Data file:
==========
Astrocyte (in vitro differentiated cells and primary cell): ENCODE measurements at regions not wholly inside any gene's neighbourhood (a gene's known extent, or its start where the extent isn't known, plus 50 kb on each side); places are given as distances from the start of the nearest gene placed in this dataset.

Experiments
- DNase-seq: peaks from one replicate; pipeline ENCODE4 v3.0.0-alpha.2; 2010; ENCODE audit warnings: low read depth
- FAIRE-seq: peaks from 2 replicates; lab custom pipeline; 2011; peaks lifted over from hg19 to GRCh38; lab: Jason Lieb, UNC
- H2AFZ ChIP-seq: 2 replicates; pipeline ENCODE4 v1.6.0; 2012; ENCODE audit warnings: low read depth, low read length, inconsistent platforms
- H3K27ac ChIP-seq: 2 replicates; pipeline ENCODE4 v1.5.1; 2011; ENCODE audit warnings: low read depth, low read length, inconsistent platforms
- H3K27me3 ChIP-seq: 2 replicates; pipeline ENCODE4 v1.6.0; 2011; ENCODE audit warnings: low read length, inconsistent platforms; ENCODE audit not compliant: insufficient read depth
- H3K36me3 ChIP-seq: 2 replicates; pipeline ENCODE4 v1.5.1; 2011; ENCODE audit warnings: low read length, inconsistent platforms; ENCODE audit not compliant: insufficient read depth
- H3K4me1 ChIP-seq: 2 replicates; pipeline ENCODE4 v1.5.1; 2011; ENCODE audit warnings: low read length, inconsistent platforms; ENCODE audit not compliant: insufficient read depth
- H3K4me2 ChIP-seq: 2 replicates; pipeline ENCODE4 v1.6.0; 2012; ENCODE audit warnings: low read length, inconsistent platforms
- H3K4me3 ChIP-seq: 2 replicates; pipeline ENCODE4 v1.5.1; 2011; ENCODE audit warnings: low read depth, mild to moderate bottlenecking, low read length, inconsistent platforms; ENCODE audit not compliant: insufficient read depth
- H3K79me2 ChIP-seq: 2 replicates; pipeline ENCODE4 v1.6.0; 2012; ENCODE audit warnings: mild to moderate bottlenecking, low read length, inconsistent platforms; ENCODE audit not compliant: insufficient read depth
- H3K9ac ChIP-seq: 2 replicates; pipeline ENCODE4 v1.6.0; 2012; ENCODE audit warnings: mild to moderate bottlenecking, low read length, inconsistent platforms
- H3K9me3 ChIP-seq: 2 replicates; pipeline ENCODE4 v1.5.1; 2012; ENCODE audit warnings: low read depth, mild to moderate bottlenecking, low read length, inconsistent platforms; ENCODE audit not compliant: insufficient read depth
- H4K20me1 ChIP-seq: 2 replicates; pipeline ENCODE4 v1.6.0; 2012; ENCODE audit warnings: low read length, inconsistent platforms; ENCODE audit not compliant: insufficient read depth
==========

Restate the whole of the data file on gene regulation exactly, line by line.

Astrocyte (in vitro differentiated cells and primary cell): ENCODE measurements at regions not wholly inside any gene's neighbourhood (a gene's known extent, or its start where the extent isn't known, plus 50 kb on each side); places are given as distances from the start of the nearest gene placed in this dataset.

Experiments
- DNase-seq: peaks from one replicate; pipeline ENCODE4 v3.0.0-alpha.2; 2010; ENCODE audit warnings: low read depth
- FAIRE-seq: peaks from 2 replicates; lab custom pipeline; 2011; peaks lifted over from hg19 to GRCh38; lab: Jason Lieb, UNC
- H2AFZ ChIP-seq: 2 replicates; pipeline ENCODE4 v1.6.0; 2012; ENCODE audit warnings: low read depth, low read length, inconsistent platforms
- H3K27ac ChIP-seq: 2 replicates; pipeline ENCODE4 v1.5.1; 2011; ENCODE audit warnings: low read depth, low read length, inconsistent platforms
- H3K27me3 ChIP-seq: 2 replicates; pipeline ENCODE4 v1.6.0; 2011; ENCODE audit warnings: low read length, inconsistent platforms; ENCODE audit not compliant: insufficient read depth
- H3K36me3 ChIP-seq: 2 replicates; pipeline ENCODE4 v1.5.1; 2011; ENCODE audit warnings: low read length, inconsistent platforms; ENCODE audit not compliant: insufficient read depth
- H3K4me1 ChIP-seq: 2 replicates; pipeline ENCODE4 v1.5.1; 2011; ENCODE audit warnings: low read length, inconsistent platforms; ENCODE audit not compliant: insufficient read depth
- H3K4me2 ChIP-seq: 2 replicates; pipeline ENCODE4 v1.6.0; 2012; ENCODE audit warnings: low read length, inconsistent platforms
- H3K4me3 ChIP-seq: 2 replicates; pipeline ENCODE4 v1.5.1; 2011; ENCODE audit warnings: low read depth, mild to moderate bottlenecking, low read length, inconsistent platforms; ENCODE audit not compliant: insufficient read depth
- H3K79me2 ChIP-seq: 2 replicates; pipeline ENCODE4 v1.6.0; 2012; ENCODE audit warnings: mild to moderate bottlenecking, low read length, inconsistent platforms; ENCODE audit not compliant: insufficient read depth
- H3K9ac ChIP-seq: 2 replicates; pipeline ENCODE4 v1.6.0; 2012; ENCODE audit warnings: mild to moderate bottlenecking, low read length, inconsistent platforms
- H3K9me3 ChIP-seq: 2 replicates; pipeline ENCODE4 v1.5.1; 2012; ENCODE audit warnings: low read depth, mild to moderate bottlenecking, low read length, inconsistent platforms; ENCODE audit not compliant: insufficient read depth
- H4K20me1 ChIP-seq: 2 replicates; pipeline ENCODE4 v1.6.0; 2012; ENCODE audit warnings: low read length, inconsistent platforms; ENCODE audit not compliant: insufficient read depth